With the nation still in recession, a one-month job loss total (January 2009's) not seen for 59 years, and an unemployment rate at its highest level in a quarter century, all sectors of the U.S. economy are experiencing tough times. Architecture firms have not been immune. Countless firms have been cutting staff, dropping salaries, or both; others are using the down time to regroup and prepare for the future.
For those involved in urban planning and design, there is something of a silver lining, says Christopher Leinberger, a visiting fellow with the Brookings Institution and the director of the University of Michigan's graduate real estate program, where he also teaches.
There is a shift taking place in the built environment, Leinberger says: a focus on "walkable urbanism"?pedestrian-oriented, mixed-use development that is largely based around local and regional transit. And with its creation of the White House Office of Urban Affairs, the $8 billion in stimulus money it has set aside for high-speed rail, and the $8.4 billion it wants to pump into public transit, the Obama administration seems to comprehend this fundamental change.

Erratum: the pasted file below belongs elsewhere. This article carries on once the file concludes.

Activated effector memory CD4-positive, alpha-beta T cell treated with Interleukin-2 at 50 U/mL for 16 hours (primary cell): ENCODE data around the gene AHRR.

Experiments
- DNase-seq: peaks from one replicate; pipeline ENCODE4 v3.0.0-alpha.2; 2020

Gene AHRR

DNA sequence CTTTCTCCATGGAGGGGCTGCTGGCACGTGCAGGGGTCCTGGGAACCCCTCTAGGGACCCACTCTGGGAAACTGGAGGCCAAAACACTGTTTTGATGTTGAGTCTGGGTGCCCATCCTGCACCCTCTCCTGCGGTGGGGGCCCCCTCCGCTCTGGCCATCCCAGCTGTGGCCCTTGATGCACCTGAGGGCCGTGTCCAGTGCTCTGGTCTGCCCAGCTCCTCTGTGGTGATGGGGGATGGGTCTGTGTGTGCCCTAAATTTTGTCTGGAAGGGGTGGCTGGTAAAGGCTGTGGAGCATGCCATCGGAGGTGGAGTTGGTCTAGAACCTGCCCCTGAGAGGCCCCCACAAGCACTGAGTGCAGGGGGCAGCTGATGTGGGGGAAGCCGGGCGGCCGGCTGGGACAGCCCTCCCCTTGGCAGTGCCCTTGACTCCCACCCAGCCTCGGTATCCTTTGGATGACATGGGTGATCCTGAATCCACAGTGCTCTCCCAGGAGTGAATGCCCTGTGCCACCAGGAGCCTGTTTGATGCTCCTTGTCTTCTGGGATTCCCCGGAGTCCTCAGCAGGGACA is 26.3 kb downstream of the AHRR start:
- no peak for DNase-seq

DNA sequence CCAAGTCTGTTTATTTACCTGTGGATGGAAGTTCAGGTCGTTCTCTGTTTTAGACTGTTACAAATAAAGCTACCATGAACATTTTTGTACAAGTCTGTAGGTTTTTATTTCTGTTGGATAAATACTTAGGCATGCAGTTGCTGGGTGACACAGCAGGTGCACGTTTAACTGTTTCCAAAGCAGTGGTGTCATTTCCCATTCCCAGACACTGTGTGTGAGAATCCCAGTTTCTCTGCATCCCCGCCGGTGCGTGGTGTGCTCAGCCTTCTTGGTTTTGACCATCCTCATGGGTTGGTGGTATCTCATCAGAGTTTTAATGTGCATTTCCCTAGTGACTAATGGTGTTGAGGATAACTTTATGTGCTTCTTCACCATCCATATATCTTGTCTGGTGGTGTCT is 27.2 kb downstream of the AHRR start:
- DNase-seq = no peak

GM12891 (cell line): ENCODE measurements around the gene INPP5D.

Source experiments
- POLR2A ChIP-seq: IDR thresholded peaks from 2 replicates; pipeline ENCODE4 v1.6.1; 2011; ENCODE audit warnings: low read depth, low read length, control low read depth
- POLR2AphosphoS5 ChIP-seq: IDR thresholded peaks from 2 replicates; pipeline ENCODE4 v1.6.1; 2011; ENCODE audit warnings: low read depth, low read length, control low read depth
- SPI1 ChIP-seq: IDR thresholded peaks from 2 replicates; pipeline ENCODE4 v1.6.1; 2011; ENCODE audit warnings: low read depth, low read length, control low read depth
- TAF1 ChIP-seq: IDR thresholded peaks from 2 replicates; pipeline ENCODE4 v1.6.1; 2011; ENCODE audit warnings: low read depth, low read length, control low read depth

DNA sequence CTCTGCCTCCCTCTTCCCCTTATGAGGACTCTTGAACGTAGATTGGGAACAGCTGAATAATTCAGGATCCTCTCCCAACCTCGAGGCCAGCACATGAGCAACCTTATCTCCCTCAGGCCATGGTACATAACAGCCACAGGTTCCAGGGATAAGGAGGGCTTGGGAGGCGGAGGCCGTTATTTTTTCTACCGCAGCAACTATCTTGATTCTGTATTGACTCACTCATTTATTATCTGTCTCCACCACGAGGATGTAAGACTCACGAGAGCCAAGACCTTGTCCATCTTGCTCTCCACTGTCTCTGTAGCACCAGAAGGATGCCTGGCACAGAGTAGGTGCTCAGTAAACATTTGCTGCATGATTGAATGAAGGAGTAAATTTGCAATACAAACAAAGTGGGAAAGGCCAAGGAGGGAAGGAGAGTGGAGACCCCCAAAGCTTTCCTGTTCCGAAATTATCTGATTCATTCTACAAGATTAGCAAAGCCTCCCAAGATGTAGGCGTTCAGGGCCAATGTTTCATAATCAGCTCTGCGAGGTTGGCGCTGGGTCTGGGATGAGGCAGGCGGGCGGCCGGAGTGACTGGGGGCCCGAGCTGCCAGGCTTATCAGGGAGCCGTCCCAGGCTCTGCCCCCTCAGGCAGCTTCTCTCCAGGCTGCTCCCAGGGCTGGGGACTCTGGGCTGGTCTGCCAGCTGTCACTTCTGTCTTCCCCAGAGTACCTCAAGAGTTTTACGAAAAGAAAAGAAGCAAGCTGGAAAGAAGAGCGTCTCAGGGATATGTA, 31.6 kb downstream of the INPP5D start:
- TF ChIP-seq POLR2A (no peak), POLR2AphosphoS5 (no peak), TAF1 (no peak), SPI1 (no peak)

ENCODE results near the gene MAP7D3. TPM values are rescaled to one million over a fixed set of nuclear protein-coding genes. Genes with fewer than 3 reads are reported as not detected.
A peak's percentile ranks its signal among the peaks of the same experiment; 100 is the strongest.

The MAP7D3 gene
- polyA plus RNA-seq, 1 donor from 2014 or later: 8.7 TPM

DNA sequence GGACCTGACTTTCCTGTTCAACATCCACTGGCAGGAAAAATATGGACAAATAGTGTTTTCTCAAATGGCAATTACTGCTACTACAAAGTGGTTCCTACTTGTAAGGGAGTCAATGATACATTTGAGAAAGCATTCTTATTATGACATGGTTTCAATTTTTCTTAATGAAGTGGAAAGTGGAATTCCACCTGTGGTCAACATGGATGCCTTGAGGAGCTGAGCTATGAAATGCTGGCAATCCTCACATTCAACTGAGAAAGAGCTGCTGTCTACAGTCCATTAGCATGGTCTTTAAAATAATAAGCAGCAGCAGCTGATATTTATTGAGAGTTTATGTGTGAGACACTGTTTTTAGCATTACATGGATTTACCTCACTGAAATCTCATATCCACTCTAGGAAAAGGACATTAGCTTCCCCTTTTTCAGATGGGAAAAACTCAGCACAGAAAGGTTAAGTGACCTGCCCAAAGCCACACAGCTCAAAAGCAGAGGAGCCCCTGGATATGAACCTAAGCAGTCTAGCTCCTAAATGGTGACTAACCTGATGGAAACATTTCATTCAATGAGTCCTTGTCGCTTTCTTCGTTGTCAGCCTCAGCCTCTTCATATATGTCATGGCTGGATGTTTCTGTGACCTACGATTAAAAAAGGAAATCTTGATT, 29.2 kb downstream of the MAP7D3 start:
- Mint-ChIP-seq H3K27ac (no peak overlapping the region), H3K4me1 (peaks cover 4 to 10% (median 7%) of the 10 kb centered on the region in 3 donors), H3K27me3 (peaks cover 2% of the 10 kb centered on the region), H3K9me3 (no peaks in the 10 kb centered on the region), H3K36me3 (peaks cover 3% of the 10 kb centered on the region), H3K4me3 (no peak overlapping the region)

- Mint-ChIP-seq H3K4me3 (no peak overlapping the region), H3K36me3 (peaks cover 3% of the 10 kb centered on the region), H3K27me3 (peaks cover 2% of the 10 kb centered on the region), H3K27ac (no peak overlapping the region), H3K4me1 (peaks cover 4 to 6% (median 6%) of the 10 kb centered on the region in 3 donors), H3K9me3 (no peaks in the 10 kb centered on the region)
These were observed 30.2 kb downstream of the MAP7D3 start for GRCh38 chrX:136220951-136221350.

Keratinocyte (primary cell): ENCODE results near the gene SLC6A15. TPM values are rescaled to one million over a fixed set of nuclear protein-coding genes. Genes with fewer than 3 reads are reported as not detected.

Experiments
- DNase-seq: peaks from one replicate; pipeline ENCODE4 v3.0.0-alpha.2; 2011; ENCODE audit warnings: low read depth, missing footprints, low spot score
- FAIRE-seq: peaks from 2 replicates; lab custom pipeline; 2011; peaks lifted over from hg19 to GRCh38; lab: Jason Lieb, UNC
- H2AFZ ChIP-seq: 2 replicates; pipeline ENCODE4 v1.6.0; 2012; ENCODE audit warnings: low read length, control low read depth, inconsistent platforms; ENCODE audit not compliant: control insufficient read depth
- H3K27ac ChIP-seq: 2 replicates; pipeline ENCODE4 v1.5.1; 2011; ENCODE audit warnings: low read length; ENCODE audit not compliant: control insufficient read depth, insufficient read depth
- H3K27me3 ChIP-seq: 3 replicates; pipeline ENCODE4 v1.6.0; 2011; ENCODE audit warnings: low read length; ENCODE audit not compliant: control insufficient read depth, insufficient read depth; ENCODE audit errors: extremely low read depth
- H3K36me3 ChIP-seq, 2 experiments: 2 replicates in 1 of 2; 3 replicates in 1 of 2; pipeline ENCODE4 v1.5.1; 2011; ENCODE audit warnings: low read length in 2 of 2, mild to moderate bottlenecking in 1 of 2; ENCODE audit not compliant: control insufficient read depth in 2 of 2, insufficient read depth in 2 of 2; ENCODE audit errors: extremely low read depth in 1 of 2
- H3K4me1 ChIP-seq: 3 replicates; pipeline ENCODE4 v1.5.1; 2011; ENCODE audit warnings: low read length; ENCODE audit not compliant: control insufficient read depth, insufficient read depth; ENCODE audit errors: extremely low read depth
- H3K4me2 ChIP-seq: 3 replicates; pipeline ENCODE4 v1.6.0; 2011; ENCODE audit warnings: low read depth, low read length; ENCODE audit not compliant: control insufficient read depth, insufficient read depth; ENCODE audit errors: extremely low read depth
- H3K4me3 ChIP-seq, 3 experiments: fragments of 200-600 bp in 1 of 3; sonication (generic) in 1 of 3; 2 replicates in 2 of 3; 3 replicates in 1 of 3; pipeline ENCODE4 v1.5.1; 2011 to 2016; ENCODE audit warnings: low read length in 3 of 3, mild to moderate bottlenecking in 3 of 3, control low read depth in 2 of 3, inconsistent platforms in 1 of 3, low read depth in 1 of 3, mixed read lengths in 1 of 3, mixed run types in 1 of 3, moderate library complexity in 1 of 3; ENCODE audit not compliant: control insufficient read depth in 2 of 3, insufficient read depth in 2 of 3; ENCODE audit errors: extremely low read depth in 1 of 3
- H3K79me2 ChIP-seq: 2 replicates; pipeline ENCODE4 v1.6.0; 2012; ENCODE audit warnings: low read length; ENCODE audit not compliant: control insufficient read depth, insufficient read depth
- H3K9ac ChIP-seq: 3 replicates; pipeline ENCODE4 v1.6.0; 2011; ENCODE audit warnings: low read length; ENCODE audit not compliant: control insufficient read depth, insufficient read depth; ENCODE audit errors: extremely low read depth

Urban development is funded through the administration's economic stimulus plan, as well as the yet-to-be-approved funding for transportation, housing, and urban development. Leinberger believes the priorities laid out in these two pieces of legislation will allow for the planning of new walkable urban areas. And he sees opportunities for architecture and planning firms that are likely scrambling for more business.
"We have a two- or three-year lull here where we need to do some great planning, particularly around rail stations, to ... put in place codes that allow for mixed-use, walkable urban development," Leinberger says. "That's the biggest challenge the planning field has right now. I've been telling municipalities throughout the country: Don't have developers plan the future of your communities?you do it. And this is the best time to do it."
Of particular interest to Leinberger is how transportation spending is divided in the stimulus package. "Historically, we spend 15 percent of our transportation dollars from the federal level on transit and bike trails and so-called 'alternative transportation,'" Leinberger says. "In this stimulus bill, it's 40 percent. That's the first time we've ever seen that kind of spending, [including] the national high-speed rail system. That's a stunning number."